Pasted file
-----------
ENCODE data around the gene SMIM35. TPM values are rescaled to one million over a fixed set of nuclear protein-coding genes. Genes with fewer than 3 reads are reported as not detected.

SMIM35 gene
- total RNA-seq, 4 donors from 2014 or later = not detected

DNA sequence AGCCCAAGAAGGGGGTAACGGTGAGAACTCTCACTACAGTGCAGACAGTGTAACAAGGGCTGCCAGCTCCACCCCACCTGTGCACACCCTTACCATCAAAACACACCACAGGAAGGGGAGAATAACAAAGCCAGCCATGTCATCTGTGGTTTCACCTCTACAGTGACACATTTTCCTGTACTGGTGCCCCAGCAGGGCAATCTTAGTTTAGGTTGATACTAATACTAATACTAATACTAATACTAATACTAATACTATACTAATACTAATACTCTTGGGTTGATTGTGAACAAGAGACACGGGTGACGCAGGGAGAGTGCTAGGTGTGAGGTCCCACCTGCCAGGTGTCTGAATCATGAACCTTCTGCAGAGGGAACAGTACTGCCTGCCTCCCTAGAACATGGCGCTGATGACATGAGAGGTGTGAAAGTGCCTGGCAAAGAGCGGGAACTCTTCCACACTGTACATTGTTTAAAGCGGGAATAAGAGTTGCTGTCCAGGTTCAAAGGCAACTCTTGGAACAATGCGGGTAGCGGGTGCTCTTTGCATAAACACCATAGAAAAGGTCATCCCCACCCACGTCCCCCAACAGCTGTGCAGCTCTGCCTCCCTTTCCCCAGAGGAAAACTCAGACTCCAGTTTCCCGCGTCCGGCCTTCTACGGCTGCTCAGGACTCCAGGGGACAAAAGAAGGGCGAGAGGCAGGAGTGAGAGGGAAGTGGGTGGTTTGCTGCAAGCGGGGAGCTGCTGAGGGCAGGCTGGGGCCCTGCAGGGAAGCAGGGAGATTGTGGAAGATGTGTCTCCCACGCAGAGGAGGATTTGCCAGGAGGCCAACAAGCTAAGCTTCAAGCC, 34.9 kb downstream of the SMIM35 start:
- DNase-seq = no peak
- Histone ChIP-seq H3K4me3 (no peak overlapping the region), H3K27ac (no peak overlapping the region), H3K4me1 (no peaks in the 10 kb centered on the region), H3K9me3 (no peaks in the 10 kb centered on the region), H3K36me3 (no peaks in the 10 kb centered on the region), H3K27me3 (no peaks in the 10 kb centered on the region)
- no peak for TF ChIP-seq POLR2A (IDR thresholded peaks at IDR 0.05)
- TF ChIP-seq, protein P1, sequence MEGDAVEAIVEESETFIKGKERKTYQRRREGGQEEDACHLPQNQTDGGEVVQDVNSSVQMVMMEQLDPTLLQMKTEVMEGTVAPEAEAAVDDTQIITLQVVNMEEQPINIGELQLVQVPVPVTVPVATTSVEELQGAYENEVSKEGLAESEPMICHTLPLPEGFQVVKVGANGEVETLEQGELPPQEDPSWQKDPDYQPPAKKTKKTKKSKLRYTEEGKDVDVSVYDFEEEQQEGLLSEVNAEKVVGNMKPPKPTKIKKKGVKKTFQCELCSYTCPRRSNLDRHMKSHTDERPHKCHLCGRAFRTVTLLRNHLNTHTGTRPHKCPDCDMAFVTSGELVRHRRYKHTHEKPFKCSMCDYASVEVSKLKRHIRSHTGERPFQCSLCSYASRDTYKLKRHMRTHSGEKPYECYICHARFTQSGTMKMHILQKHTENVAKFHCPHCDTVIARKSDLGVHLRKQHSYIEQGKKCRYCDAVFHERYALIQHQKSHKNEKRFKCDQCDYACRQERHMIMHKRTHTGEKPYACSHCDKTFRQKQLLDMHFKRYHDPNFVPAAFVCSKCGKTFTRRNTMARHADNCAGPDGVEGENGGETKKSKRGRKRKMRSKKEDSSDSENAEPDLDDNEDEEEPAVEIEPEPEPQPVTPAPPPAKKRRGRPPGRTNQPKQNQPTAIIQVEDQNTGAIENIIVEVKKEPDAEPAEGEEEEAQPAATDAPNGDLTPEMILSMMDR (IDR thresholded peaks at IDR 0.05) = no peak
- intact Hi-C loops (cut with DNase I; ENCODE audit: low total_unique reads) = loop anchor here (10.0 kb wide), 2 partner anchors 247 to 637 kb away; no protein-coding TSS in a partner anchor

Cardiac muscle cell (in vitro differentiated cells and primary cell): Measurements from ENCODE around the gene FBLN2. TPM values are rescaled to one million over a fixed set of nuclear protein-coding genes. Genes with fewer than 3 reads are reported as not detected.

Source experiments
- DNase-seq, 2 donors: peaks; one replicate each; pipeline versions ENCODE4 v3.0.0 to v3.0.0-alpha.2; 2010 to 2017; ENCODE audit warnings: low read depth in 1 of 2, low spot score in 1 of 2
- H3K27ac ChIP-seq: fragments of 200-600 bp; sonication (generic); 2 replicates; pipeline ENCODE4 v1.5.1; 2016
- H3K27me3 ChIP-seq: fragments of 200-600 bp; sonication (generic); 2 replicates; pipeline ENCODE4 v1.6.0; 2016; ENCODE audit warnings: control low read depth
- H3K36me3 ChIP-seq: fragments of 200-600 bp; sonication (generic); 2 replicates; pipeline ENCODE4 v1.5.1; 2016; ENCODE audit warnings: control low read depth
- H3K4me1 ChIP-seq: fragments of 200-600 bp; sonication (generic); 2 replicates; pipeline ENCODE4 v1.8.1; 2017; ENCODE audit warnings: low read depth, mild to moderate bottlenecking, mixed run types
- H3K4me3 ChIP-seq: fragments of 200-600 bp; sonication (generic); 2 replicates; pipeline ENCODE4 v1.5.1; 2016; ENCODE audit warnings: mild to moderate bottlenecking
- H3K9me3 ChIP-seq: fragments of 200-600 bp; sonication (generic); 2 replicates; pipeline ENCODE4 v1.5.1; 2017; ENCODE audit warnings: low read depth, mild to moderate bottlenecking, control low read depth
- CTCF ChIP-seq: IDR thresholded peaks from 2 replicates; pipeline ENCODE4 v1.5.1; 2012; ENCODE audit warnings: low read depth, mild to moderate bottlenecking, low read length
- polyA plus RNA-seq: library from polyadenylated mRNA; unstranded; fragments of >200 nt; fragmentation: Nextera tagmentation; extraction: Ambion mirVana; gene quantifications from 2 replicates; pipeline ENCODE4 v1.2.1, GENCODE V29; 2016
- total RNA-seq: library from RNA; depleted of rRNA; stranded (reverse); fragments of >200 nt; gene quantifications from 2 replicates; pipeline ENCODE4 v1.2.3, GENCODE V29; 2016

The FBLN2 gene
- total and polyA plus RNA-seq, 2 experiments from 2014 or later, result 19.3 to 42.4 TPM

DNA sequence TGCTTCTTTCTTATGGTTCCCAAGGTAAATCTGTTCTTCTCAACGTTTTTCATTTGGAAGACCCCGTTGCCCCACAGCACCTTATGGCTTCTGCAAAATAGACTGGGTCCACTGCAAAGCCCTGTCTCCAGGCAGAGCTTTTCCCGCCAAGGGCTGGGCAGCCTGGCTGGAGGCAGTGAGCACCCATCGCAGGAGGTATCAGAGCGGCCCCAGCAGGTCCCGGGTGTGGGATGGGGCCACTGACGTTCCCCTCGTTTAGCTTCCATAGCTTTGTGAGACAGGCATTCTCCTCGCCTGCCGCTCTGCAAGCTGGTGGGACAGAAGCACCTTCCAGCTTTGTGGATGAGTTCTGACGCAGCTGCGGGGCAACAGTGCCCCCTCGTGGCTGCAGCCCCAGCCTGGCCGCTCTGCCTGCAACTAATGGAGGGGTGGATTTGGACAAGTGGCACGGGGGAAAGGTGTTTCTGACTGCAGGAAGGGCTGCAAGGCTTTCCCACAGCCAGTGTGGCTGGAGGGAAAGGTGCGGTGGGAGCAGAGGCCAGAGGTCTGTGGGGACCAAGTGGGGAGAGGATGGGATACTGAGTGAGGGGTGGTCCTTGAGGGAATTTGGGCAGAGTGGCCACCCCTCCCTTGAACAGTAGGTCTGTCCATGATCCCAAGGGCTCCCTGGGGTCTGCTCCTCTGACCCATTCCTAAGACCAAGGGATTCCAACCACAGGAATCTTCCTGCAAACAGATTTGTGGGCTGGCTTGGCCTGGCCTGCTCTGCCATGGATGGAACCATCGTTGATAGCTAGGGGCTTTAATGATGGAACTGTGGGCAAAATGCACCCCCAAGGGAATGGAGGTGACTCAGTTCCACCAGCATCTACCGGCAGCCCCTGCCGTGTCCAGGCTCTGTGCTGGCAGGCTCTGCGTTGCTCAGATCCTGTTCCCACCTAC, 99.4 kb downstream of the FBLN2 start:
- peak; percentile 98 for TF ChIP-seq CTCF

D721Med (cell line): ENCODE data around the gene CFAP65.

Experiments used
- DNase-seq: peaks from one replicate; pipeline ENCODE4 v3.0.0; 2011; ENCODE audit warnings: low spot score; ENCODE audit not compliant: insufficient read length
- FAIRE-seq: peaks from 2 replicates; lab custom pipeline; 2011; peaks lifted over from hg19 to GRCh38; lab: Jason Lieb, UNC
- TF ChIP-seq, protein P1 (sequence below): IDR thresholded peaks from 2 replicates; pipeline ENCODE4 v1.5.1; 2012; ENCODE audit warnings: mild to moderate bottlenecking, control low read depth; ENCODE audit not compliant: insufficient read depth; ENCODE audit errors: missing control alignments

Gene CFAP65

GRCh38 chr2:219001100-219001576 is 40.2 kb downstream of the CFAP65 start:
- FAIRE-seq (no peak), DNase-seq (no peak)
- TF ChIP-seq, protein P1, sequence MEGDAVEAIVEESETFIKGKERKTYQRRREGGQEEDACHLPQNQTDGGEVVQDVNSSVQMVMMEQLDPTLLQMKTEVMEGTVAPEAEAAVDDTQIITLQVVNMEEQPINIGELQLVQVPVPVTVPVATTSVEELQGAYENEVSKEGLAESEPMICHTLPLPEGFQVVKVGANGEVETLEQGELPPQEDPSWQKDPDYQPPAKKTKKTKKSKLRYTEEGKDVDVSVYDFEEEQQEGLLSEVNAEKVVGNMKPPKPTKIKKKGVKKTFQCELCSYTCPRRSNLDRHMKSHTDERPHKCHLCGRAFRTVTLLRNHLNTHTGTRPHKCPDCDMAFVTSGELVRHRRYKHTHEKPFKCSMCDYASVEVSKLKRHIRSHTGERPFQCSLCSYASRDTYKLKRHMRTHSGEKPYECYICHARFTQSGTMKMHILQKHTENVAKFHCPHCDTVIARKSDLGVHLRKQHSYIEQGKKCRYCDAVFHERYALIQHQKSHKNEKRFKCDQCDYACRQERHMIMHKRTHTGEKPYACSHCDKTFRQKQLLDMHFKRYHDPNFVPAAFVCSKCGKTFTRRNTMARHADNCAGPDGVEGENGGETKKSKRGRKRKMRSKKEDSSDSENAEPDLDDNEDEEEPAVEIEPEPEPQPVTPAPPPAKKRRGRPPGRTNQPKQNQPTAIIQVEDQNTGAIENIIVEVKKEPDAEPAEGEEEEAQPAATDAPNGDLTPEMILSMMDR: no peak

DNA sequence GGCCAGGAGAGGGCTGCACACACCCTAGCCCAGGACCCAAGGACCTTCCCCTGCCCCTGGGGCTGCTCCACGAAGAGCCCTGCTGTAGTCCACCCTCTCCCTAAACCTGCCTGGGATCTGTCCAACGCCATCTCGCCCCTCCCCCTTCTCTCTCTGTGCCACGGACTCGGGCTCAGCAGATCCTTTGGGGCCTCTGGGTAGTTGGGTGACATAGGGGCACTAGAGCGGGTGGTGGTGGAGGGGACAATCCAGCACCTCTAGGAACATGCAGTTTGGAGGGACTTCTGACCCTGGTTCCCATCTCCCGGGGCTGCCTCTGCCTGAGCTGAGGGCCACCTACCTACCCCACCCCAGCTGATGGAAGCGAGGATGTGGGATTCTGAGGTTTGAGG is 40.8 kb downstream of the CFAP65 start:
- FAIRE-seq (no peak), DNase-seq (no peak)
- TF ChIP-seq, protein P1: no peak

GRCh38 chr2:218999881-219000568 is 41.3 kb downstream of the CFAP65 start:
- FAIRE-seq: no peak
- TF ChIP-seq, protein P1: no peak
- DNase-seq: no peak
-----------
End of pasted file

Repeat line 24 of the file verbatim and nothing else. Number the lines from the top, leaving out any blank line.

DNA sequence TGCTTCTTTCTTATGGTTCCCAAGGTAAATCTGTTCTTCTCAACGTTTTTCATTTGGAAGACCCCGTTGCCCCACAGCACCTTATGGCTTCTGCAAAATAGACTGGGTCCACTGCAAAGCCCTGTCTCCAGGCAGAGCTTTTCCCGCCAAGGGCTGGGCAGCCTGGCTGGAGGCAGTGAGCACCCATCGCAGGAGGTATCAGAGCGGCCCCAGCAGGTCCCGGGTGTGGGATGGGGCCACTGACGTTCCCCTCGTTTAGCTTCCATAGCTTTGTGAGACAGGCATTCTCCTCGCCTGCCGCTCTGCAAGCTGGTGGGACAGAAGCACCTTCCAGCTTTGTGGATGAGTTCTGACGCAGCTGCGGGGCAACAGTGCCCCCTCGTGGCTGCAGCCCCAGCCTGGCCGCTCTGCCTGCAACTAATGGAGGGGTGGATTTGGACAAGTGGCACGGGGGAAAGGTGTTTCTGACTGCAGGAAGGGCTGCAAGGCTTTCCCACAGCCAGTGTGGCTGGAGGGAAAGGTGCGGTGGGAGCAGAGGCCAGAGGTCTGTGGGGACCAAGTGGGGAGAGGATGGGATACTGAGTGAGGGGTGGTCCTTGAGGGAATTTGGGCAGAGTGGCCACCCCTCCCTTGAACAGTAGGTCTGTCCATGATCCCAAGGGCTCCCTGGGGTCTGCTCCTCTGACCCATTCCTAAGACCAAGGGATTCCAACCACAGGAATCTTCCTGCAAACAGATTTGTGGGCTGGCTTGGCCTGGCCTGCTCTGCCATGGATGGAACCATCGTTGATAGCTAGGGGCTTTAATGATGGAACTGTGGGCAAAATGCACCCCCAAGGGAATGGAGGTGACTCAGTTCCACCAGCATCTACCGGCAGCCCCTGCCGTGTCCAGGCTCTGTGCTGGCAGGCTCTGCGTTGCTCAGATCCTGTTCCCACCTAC, 99.4 kb downstream of the FBLN2 start: